If you like the trianer

I agree here.

For us to judge without a picture is difficult. Are you hurting your horse? Not at all. But we can't see how how you fit your horse & therefore can't make any judgements.

Have you explained to new trainer your goals or expectations? Do you have show goals? Did you discuss them with trainer? Perhaps that is why trainer made the comment?

SaturdayNightLive
Sep. 11, 2009, 08:54 AM
I have no show expectations for THIS horse. I have my fancy import who is roughly 16.3 and about 1400 lbs (think HUGE warmblood) if I want to go show. I bought the horse I was riding in the lesson (who's name is Thug) because he's cute, way fun to ride, and about ready to be retired. Mostly, I wanted him to be a pasture pal to my already retired equitation/junior hunter. Trainer knows that I have no showing ambitions with this horse. And honestly, she made it sound like a weight issue. I weigh 146 lbs as of this morning. I would never have thought of this as too heavy, but maybe I'm wrong? Thug isn't a teeny, refined horse. He is of a decent size, good amount of bone, and on the fat side. Do I think I look like an eq rider on him? Not really, no. But I never thought I was going to hurt him by weighing 146 lbs either. Am I wrong?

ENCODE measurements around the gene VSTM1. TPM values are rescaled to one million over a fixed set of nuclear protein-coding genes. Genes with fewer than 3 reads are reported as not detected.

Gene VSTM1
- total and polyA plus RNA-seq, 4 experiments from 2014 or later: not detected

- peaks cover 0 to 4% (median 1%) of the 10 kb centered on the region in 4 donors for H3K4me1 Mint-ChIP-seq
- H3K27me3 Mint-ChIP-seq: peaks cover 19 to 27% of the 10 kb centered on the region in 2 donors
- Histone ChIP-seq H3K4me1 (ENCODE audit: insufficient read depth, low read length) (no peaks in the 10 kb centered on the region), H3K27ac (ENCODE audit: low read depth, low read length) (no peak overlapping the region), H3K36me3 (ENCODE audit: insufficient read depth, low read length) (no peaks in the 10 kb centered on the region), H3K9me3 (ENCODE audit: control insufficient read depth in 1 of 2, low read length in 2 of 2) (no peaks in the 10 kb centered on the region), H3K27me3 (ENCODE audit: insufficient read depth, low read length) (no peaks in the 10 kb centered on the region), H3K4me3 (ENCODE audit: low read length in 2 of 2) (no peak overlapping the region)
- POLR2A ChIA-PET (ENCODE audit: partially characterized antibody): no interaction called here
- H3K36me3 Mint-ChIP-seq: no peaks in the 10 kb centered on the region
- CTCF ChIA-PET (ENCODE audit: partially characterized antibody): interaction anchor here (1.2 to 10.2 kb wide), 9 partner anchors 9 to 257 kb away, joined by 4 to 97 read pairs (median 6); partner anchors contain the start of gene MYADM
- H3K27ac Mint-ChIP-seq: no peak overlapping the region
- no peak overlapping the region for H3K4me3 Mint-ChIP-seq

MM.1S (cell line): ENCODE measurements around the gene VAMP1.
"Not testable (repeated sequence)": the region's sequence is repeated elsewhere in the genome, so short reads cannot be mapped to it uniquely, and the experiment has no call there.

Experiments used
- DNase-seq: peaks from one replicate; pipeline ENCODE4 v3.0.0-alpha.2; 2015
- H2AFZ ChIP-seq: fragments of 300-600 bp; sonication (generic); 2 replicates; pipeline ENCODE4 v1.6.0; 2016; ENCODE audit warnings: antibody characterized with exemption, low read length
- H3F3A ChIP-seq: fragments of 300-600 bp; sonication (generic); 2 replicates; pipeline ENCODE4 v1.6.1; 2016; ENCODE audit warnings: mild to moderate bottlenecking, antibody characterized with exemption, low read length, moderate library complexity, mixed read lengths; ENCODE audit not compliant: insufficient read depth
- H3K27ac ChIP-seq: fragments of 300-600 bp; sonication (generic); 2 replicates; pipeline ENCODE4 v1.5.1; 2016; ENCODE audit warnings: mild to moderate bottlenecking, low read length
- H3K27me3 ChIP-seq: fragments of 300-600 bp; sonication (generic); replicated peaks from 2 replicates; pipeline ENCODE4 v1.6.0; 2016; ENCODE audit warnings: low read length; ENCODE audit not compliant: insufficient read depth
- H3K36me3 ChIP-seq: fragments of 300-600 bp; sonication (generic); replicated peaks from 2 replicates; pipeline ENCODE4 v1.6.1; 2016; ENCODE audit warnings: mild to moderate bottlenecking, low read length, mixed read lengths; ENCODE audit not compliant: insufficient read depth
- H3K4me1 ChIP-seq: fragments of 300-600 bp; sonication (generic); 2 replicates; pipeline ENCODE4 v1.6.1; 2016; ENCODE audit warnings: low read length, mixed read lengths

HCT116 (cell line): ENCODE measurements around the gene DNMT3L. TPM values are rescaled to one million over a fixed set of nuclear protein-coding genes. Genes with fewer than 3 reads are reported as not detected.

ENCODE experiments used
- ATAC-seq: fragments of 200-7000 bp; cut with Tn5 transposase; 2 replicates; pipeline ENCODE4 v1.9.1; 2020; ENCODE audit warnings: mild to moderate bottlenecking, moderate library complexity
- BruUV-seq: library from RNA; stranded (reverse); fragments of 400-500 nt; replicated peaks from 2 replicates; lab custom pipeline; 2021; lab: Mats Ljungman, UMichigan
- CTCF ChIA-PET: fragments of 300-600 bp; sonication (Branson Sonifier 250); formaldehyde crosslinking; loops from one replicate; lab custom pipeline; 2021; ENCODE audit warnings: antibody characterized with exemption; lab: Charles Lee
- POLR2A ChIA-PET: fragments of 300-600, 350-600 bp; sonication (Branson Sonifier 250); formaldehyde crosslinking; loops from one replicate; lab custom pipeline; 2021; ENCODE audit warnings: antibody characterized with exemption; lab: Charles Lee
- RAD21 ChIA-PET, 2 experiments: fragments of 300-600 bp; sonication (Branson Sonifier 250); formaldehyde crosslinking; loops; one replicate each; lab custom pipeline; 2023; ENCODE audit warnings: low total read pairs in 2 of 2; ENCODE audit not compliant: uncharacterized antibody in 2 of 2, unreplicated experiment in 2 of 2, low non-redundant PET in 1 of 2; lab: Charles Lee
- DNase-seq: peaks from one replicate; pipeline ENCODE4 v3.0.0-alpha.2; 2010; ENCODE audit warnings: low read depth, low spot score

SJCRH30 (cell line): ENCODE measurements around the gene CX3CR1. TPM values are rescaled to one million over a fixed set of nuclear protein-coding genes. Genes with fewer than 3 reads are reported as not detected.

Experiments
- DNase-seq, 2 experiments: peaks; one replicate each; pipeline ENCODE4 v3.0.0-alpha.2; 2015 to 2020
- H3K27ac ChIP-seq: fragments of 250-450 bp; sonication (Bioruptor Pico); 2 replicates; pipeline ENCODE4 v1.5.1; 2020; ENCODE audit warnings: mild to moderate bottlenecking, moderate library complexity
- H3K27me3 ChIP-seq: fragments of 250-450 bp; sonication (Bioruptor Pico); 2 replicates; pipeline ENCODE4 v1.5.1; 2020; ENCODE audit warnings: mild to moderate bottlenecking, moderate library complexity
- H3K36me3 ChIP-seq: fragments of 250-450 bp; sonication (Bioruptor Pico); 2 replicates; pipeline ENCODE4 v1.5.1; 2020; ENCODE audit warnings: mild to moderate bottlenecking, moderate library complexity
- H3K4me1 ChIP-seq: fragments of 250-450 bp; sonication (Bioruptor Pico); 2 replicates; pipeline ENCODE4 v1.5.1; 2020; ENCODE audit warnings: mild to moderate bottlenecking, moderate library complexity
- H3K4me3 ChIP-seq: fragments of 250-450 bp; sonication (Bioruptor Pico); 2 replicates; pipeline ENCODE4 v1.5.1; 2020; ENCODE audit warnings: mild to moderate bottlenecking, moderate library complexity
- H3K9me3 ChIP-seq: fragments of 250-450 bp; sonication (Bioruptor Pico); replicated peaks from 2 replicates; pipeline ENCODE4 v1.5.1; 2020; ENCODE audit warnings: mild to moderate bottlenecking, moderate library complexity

see u at x
Sep. 11, 2009, 09:32 AM
Good lord. Hurt him?? Not unless he has kissing spine or something.

It's a "look" thing, which I think is stupid. Ever see the size of kids on their ponies in the UK? They sure are not "sadly outgrown" at nearly the rate they are here. Ever take a peek at those big tall cowboys on the real classic style cutting and working cow horses?

I'm 5'6" and not a stick insect in size, and I feel very comfortable on my horses, who range from 14.3 to 16 hands, although my filly is headed towards 17!

I agree with this 100%. Especially the part about the "look" thing being stupid. From what I recall hearing, John Wayne was over 6' tall and never rode a horse over 14.2. Seriously, if your heels aren't dropping down below your horse's barrel, then you're probably just fine.